Study: Bike-Share Has Boosted the Share of Female Riders in Manhattan
Bicycling in Manhattan has long been a male-dominated mode of transportation, but a new study says bike-share is helping improve the gender balance in the borough’s bike lanes. Another change since the blue bikes hit the streets last summer: Manhattan bike riders are far more likely to follow the rules of the road.
The Hunter College study [PDF], culled from observations of more than 4,000 cyclists at locations below 86th Street in Manhattan, showed that women account for 31.1 percent of Citi Bike riders, but comprised only 23.6 percent of other non-delivery cyclists. That’s still below the national average: In North America, about 43 percent of bike-share users are female, according to the League of American Bicyclists.
Another key finding verified what many New Yorkers could tell you by intuition: Citi Bike riders make up a larger share of bike ridership on avenues with protected bike lanes than on streets without them. Bike-share riders, the study says, are 32 percent of riders in protected bike lanes, but only 18.1 percent of cyclists on streets without a bike lane at all.
The study found that delivery cyclists made up 18.4 percent of cyclists on the road, while Citi Bike riders comprised 23.2 percent of all riders. All other types of recreational or transportation riders added up to 56.2 percent of people on bikes. (The survey takers could not classify 2.2 percent of cyclists.) The share of Citi Bike riders is slightly below a DOT count of the Citi Bike service area in August, which put the number at 29 percent.
The report comes from professors Peter Tuckel, a sociologist, and William Milczarski, an urban planner. (A previous study they authored on cyclist-on-pedestrian injuries drew fire from fellow Hunter College academics.) For this study, the professors had students observe 4,316 bicyclists age 14 and over at 98 different locations in Manhattan below 86th Street. Counts were performed between 7:30 a.m. and 8:30 p.m. from June 10 to November 1, though nearly three-quarters of the data was gathered in the final three weeks of October.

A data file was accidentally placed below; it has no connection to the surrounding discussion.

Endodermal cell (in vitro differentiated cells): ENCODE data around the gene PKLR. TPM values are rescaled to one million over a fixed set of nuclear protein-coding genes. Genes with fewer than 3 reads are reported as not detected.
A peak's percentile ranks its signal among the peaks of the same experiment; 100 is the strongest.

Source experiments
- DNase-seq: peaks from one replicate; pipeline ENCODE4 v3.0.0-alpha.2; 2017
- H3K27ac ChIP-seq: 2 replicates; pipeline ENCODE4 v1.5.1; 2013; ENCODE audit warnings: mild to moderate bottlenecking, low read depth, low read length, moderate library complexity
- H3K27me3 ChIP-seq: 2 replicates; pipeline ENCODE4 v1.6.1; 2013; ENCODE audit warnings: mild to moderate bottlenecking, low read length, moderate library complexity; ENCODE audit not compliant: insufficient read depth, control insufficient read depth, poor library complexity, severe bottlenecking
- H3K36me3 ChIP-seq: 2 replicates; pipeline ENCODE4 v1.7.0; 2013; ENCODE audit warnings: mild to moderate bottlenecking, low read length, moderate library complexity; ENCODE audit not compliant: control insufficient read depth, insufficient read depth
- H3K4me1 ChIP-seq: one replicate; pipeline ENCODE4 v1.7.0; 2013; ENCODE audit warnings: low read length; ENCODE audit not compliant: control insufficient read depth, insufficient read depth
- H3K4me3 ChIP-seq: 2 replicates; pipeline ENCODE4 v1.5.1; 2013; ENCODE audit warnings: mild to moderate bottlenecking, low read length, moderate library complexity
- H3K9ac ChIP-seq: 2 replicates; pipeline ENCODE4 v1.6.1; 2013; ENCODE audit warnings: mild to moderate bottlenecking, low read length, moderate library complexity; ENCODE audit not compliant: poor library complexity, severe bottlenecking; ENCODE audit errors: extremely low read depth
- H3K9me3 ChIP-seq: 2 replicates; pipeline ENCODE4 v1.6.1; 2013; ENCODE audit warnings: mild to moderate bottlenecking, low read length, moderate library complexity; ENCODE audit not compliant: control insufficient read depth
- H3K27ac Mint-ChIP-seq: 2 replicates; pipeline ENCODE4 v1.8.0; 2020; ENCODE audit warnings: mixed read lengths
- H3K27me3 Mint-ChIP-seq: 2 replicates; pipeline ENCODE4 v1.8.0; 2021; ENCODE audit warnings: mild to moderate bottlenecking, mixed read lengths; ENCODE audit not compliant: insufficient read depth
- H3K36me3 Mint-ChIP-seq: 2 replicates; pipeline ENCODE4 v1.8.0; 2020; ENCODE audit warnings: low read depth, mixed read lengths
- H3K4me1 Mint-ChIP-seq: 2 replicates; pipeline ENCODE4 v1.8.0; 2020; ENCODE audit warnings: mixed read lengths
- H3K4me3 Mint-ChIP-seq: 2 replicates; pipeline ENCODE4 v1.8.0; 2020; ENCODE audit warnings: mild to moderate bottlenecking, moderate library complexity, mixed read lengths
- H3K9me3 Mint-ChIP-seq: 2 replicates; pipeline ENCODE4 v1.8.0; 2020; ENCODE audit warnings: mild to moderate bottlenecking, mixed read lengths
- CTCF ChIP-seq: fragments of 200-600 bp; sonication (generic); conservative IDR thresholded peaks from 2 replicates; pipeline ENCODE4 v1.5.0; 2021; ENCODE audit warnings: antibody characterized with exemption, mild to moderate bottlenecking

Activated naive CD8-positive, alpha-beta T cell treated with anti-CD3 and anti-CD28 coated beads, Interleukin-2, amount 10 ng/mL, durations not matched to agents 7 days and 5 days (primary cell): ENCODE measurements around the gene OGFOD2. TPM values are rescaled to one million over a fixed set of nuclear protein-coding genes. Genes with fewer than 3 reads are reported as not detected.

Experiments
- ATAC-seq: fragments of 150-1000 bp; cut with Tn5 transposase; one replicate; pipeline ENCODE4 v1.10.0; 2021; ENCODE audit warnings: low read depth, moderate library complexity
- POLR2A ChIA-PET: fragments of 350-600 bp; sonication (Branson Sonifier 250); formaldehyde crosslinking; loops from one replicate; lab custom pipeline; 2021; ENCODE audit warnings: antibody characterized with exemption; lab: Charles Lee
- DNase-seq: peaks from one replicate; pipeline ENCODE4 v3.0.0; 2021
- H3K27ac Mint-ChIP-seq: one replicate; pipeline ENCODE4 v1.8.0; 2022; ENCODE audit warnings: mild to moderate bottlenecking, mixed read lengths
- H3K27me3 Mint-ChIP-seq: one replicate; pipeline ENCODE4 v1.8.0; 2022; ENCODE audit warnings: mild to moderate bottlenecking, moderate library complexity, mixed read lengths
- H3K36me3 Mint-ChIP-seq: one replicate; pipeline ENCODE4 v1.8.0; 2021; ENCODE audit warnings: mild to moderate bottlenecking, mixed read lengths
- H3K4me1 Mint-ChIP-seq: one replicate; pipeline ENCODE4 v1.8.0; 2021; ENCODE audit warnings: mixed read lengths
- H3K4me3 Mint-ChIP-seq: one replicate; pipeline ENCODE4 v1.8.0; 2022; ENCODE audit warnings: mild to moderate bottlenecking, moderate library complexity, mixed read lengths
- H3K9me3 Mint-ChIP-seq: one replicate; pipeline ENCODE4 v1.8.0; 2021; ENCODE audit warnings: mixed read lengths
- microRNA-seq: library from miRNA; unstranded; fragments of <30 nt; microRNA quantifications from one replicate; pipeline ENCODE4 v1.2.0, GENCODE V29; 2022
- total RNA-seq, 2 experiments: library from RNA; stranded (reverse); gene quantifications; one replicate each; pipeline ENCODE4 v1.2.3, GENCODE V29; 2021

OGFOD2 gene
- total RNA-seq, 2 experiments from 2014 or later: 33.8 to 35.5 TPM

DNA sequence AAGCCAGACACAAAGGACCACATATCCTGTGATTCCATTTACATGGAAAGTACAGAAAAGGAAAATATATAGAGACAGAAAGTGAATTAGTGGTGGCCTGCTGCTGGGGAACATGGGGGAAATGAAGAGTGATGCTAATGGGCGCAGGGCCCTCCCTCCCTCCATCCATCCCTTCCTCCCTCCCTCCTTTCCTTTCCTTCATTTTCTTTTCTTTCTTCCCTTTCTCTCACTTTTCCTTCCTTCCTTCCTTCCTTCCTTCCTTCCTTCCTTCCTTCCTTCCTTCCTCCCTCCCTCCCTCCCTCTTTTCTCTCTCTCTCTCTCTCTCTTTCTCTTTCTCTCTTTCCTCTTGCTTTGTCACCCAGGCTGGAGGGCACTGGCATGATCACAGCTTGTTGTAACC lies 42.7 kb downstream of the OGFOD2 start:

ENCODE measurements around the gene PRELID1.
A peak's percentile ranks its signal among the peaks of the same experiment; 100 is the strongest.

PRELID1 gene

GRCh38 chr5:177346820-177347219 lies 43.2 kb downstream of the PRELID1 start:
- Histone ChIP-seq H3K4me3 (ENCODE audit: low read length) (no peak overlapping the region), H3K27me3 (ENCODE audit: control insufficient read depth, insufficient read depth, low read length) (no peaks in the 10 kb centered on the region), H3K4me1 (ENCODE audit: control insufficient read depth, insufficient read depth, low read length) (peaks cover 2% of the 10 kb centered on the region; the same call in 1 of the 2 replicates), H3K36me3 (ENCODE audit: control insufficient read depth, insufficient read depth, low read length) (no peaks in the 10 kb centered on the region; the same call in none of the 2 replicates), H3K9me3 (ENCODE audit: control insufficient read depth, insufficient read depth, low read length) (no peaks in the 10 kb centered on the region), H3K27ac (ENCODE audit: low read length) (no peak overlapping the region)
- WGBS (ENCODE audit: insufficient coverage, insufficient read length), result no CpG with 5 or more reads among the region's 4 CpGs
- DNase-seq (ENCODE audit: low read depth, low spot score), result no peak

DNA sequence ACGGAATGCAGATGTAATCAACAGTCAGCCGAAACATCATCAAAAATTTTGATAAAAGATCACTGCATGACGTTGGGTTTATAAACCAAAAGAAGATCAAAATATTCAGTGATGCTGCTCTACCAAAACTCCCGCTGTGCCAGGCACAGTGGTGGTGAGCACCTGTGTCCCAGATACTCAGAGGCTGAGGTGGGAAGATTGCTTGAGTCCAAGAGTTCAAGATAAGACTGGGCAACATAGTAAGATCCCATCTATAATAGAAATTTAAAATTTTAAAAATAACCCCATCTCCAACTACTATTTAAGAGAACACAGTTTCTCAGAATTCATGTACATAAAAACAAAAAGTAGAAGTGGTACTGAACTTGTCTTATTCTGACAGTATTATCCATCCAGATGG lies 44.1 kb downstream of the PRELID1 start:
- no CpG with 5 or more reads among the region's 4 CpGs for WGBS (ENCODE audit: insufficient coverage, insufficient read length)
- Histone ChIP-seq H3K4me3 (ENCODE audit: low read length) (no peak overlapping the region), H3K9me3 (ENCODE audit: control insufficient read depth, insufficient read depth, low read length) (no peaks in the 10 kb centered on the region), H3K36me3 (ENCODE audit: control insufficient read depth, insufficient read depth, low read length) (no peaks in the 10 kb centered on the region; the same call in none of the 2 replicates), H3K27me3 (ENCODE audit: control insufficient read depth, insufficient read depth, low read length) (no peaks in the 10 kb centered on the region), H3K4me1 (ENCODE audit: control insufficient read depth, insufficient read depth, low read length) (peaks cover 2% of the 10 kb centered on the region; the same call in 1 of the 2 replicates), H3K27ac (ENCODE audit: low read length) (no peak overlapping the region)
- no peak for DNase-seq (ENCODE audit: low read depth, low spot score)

The professors led a similar study in 2009 [PDF], but its geographic range was smaller, covering the area from 14th to 59th Streets and excluding waterfront greenways. The authors made comparisons between the 2009 study and their new data by only looking at information collected within that zone.
They found that, in this smaller zone, a number of indicators about cyclist behavior had improved: The percentage riding against traffic decreased from 13.2 percent to 7.4 percent; the percentage of female riders was up from 9.5 percent to 18.5 percent; and the percentage of cyclists ignoring red lights dropped from 37 percent to 27 percent. The study did find that 12 percent of riders were using a phone or music player, up from 9 percent in 2009.
Helmet use rose dramatically, from 29.9 percent to 49.8 percent. Although two-thirds of Citi Bike riders rode without helmets, the vast majority of commercial cyclists — 73 percent — donned headwear.
The study’s conclusions are straightforward: “Predictions that the launch of the bike-share program would lead to a spike in the number of cycling-related injuries have not materialized. Citi Bike riders appear to be more cautious and even more compliant with traffic rules than other cyclists.”